The cash crisis is past, but the Mark Twain House isn’t on Easy Street
March 16, 2010
Jeffrey Nichols will celebrate his second anniversary next month as executive director of the Mark Twain House, a trial by fire behind him and an uncertain but hopeful future ahead.
As the Advocate reported in November 2008, seven months after Nichols took the helm, the Mark Twain House was trying to pull itself out of a fiscal crisis precipitated by cost overruns on the new museum center it opened in November 2003.
The center, designed by renowned architect Robert Stern, dean of the Yale School of Architecture, went over budget by nearly $9 million, contributing to a total unplanned debt of $11.5 million that began draining the nonprofit of cash. To make matters worse, the Great Recession of 2008 dropped the visitation numbers by several thousand.
“There was one way out of this and that was to continue to work hard,” Nichols said in an interview last week. “Mark Twain had his share of financial problems as well, with his failing publishing business and page compositor.”
As word spread in 2008 of the Twain House’s troubles, help began to arrive. The Annenberg Foundation came through with a grant of $500,000. The State of Connecticut helped to pay down the $11.5 million debt to $4.9 million. And Webster Bank, which holds the debt, restructured the remaining balance with very generous terms.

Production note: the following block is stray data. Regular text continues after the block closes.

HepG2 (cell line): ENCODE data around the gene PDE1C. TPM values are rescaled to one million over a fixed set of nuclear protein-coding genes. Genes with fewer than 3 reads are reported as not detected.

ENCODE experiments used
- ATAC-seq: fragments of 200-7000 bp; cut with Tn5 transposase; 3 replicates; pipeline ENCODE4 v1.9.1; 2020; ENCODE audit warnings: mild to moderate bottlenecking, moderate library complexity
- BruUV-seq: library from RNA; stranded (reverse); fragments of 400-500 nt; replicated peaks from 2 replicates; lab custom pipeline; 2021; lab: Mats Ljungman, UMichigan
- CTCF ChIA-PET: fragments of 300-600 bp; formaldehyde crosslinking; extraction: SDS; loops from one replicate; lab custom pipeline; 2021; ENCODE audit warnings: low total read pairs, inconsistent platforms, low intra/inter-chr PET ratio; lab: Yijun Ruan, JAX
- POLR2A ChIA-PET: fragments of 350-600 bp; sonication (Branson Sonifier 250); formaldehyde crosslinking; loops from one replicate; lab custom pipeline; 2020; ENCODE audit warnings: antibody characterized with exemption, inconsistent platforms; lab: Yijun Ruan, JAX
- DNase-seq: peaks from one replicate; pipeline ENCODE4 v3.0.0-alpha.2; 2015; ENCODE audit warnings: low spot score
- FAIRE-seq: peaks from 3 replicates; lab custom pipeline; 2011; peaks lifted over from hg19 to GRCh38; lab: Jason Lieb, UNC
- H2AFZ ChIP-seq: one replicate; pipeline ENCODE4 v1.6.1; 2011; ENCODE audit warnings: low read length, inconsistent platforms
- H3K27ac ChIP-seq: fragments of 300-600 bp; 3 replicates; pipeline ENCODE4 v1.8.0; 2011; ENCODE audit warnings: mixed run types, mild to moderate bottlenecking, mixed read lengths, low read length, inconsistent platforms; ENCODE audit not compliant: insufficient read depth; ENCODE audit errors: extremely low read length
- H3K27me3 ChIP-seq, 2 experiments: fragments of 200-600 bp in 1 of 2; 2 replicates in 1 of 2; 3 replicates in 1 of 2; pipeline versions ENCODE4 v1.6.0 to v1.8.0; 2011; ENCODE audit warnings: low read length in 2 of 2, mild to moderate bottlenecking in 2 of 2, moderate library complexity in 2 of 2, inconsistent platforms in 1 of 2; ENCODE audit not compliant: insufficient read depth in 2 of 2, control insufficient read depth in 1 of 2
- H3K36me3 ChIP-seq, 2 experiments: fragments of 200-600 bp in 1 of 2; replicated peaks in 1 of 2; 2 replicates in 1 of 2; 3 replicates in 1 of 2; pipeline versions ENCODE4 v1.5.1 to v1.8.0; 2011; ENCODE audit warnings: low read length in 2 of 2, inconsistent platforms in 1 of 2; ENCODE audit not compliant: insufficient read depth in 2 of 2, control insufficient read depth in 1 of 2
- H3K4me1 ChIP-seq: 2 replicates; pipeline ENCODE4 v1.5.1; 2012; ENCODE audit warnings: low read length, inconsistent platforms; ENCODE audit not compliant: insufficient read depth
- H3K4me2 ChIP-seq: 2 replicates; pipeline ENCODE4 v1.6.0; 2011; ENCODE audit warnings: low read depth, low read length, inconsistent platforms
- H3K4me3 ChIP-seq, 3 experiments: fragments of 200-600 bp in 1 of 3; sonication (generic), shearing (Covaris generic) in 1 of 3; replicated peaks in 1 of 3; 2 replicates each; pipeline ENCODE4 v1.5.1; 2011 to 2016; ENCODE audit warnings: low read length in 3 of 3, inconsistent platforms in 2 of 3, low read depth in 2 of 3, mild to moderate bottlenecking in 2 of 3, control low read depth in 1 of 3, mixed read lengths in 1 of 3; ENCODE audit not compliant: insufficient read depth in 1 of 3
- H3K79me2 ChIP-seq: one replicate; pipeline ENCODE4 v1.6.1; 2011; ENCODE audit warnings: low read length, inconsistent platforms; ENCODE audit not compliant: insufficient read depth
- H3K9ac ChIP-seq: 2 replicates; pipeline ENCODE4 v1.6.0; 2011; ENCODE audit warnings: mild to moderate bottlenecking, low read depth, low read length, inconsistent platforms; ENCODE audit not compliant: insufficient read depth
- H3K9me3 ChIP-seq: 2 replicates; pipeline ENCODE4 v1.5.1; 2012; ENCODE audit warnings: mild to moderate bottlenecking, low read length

Nichols had hoped the $500,000 grant from Annenberg, deposited in the Stabilization and Planning Fund, would eventually grow to $1.5 million or more. But last week he said the nonprofit had used the money for day-to-day operations.
“We have been able to do so much,” he says, “using that [Annenberg] grant for leverage on fundraising, continuing to drive down expenses.”
The museum center finished last year converting all of its lighting fixtures, some 470 in all, to LED bulbs, one of the first applications of this cutting-edge technology on such a scale, according to Nichols. The conversion has already resulted in a 50-percent reduction in the annual electric bill, saving about $80,000.
But with an operating budget of $2.7 million, despite cutting staff from 49 to 18, much of the Twain House’s fundraising still goes to bottom-line expenses. The museum generates about $1 million annually from house tours and retail sales, leaving about $1.7 million to be fundraised every year just to keep the doors open. As a consequence, the $4.9 million debt from 2008 is only down to about $4.5 million today.
“We continue to pay what we can on our debt, and the bank has been wonderful,” Nichols says. There’s a lot of pressure on the giving community, and corporations as well as foundations have re-evaluated how much they give. “In some cases there’s less to give. All that plays into how we pay down the debt,” he says.
Nichols did score a $250,000 grant last fall from the Hartford Foundation for Giving that he’s using to revamp the organization’s Web site, and for a marketing campaign to mark the 175th anniversary of Mark Twain’s birth, and 125th anniversary of the publication of The Adventures of Huckleberry Finn.
There’s a full calendar of events, including a Clemens Lecture by author Wally Lamb on April 7, and a Hartford Stage world premiere adaptation of The Adventures of Tom Sawyer starting April 1 and running through May 9. On Nov. 30, Twain’s birthday, the museum will sponsor “A Celebration on the Mississippi River.” Details are yet to be announced.